What is Identity Theft?

What is Identity Theft?

Identity theft sounds scary, but for many, the meaning isn't entirely clear. What does it mean to say someone has stolen your identity? Just what are the consequences? As it turns out, those consequences can range from having to get a new credit card to spending time in jail. Let's look at just what kind of trouble an identity thief can cause you.

 

Credit Cards

Your credit card numbers are incredibly vulnerable. Every time you hand the card to a restaurant server, you're taking a chance. Even when you swipe the card at a point of sale terminal, the risk remains that the merchant won't safeguard your data properly. Remember the Target breach last year, and Home Depot this year?

For individuals, banks are quick to cancel and replace affected cards, and you're not actually liable for fraudulent charges, though it can be a real hassle to catch and report them quickly. Bear in mind, though, that corporate and small business accounts don't enjoy this same protection. If a thief gets your business credit card number, you or your business are responsible for the fraudulent charges.

Email Accounts

What's your email password? 123456? Password? If your password is weak or easily guessed, you run the risk of having your email account taken over. "So what?" you may say, "Some guy in Russia can read my email messages to my sister?"

Really, though, that email account can be a gateway to a serious takeover of more important accounts. Many secure sites default to using your email address as your username. If you lazily used the same password at a financial site, the thief immediately has access to your account.

Even if you're diligent, using a different strong password at every secure website, your accounts aren't safe. Secure sites must deal with the fact that people forget their passwords. In many cases, the solution to a forgotten password involves sending an email with a password reset link. After a password reset the thief owns the account, and you're locked out.

Of course, the thief could also use your email account to spam people you know. Chances are good the account will get shut down once the spam activity is detected. That's no problem for the thief, who just goes and steals another account.

Social Media Accounts

If you lose control of your Facebook or Twitter account, the identity thief can broadcast malware or phishing links to your friends and followers. All your private messages, photos, and posts are an open book.

It's not just your privacy that's lost when a thief takes over your social media account. More and more websites let you log in using your Facebook or Twitter account rather than creating a username and password. If you do so, you're giving an identity thief the keys to the kingdom.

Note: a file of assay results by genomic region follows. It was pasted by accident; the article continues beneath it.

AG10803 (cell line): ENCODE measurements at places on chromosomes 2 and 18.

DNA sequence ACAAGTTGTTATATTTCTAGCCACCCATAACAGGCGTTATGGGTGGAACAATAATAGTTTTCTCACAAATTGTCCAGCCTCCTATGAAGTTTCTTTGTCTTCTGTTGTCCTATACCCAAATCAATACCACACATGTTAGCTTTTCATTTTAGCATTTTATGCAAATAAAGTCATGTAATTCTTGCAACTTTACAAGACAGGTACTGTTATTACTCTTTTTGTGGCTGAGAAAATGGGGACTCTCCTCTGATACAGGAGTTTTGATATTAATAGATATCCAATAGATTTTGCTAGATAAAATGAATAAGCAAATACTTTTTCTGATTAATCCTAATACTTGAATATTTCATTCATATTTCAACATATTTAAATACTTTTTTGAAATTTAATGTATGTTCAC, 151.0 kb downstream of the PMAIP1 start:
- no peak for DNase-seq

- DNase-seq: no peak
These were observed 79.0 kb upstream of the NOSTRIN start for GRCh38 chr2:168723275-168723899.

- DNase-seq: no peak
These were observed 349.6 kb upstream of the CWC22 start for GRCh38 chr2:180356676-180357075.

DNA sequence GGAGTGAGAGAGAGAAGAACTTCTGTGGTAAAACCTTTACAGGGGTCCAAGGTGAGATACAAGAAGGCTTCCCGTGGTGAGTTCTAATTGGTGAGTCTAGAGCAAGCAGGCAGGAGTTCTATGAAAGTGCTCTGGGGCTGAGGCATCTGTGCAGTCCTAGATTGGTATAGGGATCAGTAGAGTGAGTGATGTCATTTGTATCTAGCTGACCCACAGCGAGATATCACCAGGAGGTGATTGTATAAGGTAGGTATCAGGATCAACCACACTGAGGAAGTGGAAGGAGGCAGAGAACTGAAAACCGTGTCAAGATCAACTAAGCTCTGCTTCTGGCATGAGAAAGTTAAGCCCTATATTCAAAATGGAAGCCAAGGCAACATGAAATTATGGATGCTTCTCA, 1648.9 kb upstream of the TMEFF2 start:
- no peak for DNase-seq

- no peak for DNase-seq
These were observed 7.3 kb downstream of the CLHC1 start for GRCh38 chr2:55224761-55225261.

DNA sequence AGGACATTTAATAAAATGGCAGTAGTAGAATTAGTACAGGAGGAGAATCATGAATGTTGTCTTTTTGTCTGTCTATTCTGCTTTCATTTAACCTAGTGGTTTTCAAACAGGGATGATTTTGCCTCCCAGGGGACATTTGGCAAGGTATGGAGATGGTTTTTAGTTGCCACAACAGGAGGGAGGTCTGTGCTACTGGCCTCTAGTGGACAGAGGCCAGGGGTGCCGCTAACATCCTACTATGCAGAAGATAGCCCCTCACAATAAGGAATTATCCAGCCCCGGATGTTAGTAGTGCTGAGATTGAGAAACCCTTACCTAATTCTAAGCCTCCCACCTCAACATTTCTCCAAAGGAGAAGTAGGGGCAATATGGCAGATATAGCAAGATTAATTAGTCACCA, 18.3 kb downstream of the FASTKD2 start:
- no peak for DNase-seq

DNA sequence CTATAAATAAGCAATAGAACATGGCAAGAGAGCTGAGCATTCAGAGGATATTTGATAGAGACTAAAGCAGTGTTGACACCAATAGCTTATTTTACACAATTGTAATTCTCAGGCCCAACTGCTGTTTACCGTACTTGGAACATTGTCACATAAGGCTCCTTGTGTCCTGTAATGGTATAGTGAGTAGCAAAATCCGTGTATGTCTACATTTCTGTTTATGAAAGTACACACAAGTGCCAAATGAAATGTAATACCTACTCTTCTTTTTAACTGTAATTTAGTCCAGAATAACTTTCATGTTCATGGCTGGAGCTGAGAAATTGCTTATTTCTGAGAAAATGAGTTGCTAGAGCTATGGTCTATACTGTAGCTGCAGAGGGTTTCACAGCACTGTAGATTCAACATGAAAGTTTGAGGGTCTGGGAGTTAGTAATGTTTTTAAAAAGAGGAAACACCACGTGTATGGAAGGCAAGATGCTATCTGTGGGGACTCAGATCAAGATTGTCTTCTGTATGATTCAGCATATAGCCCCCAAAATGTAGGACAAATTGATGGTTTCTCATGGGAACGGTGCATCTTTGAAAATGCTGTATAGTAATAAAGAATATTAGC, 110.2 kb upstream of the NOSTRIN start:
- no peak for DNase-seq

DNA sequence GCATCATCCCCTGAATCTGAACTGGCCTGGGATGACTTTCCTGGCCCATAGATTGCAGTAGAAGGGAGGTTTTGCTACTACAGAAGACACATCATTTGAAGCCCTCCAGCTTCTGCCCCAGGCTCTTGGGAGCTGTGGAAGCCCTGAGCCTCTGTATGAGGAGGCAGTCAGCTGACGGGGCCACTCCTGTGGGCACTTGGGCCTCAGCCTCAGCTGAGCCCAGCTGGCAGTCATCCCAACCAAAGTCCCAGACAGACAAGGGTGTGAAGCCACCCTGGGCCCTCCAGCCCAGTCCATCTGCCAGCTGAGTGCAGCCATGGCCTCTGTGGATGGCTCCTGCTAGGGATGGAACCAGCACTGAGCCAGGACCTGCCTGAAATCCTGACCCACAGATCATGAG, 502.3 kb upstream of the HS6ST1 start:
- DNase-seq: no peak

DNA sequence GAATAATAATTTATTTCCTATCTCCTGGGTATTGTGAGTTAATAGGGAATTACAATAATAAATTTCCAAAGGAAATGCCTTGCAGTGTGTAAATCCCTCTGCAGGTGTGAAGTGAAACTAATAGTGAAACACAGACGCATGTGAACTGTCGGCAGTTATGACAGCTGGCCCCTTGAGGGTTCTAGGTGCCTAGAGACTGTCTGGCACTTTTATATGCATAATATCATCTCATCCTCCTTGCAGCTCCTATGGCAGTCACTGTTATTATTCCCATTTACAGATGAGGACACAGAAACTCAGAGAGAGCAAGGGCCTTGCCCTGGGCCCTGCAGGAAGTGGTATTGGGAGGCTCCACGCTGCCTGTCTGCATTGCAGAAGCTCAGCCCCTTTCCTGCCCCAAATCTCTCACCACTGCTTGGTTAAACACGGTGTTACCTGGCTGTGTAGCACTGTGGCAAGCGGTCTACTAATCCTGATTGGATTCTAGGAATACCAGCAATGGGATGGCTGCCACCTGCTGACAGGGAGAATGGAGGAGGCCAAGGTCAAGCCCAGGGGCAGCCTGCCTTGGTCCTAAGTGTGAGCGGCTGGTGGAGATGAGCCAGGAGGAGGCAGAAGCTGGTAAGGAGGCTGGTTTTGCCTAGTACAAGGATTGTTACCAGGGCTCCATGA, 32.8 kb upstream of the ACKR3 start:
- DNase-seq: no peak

Social Security Number

Picture this: You've lived in your house for years, and you're finally ready to move up (or downsize). But when you go to sell the house, you find that there's a lien on the property. How did that happen? Some malefactor used your social security number in a shady deal, then failed to pay up. Unbeknownst to you, the victim attempted to recoup losses by placing a lien on your home.

Or, what if you went to buy a house and couldn't get a mortgage because someone else set up a mortgage using your SSN and that mortgage was foreclosed?

Bills and Statements

Did you think that guy poking around your recycling bin was scrounging up bottles and cans for change? He may have been looking for bank statements, bills, and other papers with personally identifiable information.

Armed with your age, social security number, address, and other personal data, the thief can open new credit accounts in your name. At this point, the clock is ticking; the thief must convert that credit into cash or goods before you get the first unexpected bill. Alternatively, a cagey thief might use a false address on the account, so you don't get any warning at all (until the collection agency shows up at your door).

A collection agency might be the least of your worries. That knock on the door could be the police, with a warrant for your arrest. An identity thief who commits a crime while posing as you can land you in jail, at least until you can prove you're not the perpetrator.

 

How to Prevent Identity Theft from Happening to You

The most important thing is to take some reasonable precautions with your personal information. Some ways to do that include:

  • Make sure that nobody can see the keypad when you enter your PIN at an ATM or store
  • Keep your wallet secure; zip your purse or keep it in a buttoned pocket
  • Remove your name from direct mail marketing at this site to prevent pre-approved credit offers
  • Protect your computer and Wi-Fi networks with passwords and anti-spyware
  • Don’t reveal personal information to phon
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